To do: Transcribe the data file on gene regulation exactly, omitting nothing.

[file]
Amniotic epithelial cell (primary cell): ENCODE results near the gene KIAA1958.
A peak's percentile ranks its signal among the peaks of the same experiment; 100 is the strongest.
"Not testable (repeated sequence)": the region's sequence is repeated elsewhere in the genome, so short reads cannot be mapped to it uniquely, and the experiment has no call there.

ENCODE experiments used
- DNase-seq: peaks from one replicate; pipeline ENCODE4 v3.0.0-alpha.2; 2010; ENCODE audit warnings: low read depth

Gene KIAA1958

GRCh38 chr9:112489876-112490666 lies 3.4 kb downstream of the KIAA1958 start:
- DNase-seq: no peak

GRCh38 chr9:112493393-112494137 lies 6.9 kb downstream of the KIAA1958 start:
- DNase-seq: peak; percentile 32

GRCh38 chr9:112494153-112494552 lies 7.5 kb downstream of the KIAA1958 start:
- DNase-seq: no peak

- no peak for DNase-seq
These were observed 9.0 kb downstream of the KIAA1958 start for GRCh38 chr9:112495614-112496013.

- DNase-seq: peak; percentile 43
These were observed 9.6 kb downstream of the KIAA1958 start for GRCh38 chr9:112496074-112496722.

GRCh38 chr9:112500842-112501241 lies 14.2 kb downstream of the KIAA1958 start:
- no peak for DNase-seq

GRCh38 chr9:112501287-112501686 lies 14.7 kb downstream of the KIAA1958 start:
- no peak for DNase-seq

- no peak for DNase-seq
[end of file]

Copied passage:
Amniotic epithelial cell (primary cell): ENCODE results near the gene KIAA1958.
A peak's percentile ranks its signal among the peaks of the same experiment; 100 is the strongest.
"Not testable (repeated sequence)": the region's sequence is repeated elsewhere in the genome, so short reads cannot be mapped to it uniquely, and the experiment has no call there.

ENCODE experiments used
- DNase-seq: peaks from one replicate; pipeline ENCODE4 v3.0.0-alpha.2; 2010; ENCODE audit warnings: low read depth

Gene KIAA1958

GRCh38 chr9:112489876-112490666 lies 3.4 kb downstream of the KIAA1958 start:
- DNase-seq: no peak

GRCh38 chr9:112493393-112494137 lies 6.9 kb downstream of the KIAA1958 start:
- DNase-seq: peak; percentile 32

GRCh38 chr9:112494153-112494552 lies 7.5 kb downstream of the KIAA1958 start:
- DNase-seq: no peak

- no peak for DNase-seq
These were observed 9.0 kb downstream of the KIAA1958 start for GRCh38 chr9:112495614-112496013.

- DNase-seq: peak; percentile 43
These were observed 9.6 kb downstream of the KIAA1958 start for GRCh38 chr9:112496074-112496722.

GRCh38 chr9:112500842-112501241 lies 14.2 kb downstream of the KIAA1958 start:
- no peak for DNase-seq

GRCh38 chr9:112501287-112501686 lies 14.7 kb downstream of the KIAA1958 start:
- no peak for DNase-seq

- no peak for DNase-seq